• Kyodo


Many school officials and public servants in at least seven prefectures across the country have received blackmail letters that appear to have originated from one source, according to the Japan Federation of Bar Associations.

The letters, which bear sender names reminiscent of rightwing organizations, have been mailed in Osaka and Kobe. Police believe the names are false and that they have been sent by one person or group because the contents are identical.

In the letters, the senders claim they have evidence of the recipients engaging in sexual harassment or extramarital affairs, or of violating ethics guidelines for public servants.

The recipients are ordered to make 500,000 yen payments within a week to designated banks, warning that if they fail to do so a campaign will be launched against them using sound trucks.

University teachers, school principals and senior officials of local governments in Tokyo, Chiba, Kanagawa, Fukui, Aichi, Mie and Tokushima prefectures have received the letters, according to the bar group.

The lawyers’ federation said it has asked local bar associations to look into similar cases because they could be considered a form of extortion or intimidation.

It also said it may consider filing complaints with the police urging them to investigate.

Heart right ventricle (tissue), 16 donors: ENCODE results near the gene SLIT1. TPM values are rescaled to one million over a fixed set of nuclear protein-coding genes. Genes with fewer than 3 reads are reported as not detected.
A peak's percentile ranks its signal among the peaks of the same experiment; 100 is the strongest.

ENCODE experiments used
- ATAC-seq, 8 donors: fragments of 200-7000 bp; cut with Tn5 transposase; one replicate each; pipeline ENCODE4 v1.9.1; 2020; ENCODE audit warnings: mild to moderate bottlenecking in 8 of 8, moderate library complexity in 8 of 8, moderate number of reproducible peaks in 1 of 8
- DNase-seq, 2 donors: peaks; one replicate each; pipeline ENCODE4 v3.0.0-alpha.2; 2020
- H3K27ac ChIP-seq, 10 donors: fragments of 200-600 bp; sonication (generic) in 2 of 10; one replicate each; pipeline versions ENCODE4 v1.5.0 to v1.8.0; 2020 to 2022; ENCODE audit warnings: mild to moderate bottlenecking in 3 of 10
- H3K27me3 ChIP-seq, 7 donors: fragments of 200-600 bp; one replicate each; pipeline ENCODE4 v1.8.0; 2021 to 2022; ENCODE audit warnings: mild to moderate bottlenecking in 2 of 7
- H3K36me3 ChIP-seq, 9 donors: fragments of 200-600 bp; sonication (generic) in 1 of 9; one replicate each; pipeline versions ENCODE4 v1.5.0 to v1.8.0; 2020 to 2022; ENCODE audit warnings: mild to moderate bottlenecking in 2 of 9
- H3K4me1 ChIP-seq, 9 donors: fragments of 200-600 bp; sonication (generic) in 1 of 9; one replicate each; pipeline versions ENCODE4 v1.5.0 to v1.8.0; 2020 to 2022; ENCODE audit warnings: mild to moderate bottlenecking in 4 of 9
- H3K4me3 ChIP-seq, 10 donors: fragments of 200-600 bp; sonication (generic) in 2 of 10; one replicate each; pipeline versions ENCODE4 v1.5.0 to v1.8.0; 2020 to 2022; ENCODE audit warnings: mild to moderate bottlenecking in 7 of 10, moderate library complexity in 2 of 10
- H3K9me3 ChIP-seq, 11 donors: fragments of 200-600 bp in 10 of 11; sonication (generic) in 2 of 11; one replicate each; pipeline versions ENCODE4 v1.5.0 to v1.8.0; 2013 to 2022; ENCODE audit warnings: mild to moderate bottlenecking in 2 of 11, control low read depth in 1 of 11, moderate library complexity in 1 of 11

Missions had busy year

Japanese embassies and consulates offered assistance to 16,996 people allegedly involved in crimes and accidents abroad in 2002, up 4.5 percent from a year earlier, the Foreign Ministry said Thursday.

Last year, some 16.5 million Japanese traveled abroad, meaning that one in every 970 travelers sought assistance from a diplomatic mission.

The number of crimes and accidents involving these people increased 1.8 percent to 14,364.

A 26.6 percent increase was registered in people who allegedly committed crimes abroad and requested help. They totaled a record 585.

Among them were 153 who were allegedly involved in crimes relating to immigration and visa matters, such as using fake passports to remain in countries longer than their authorized stays, or helping foreign nationals travel overseas illegally.

Those implicated in drug crimes totaled 77, the ministry said.

The number of Japanese who were victims of thefts, injuries and other crimes dropped 8 percent to 8,219, the ministry said.

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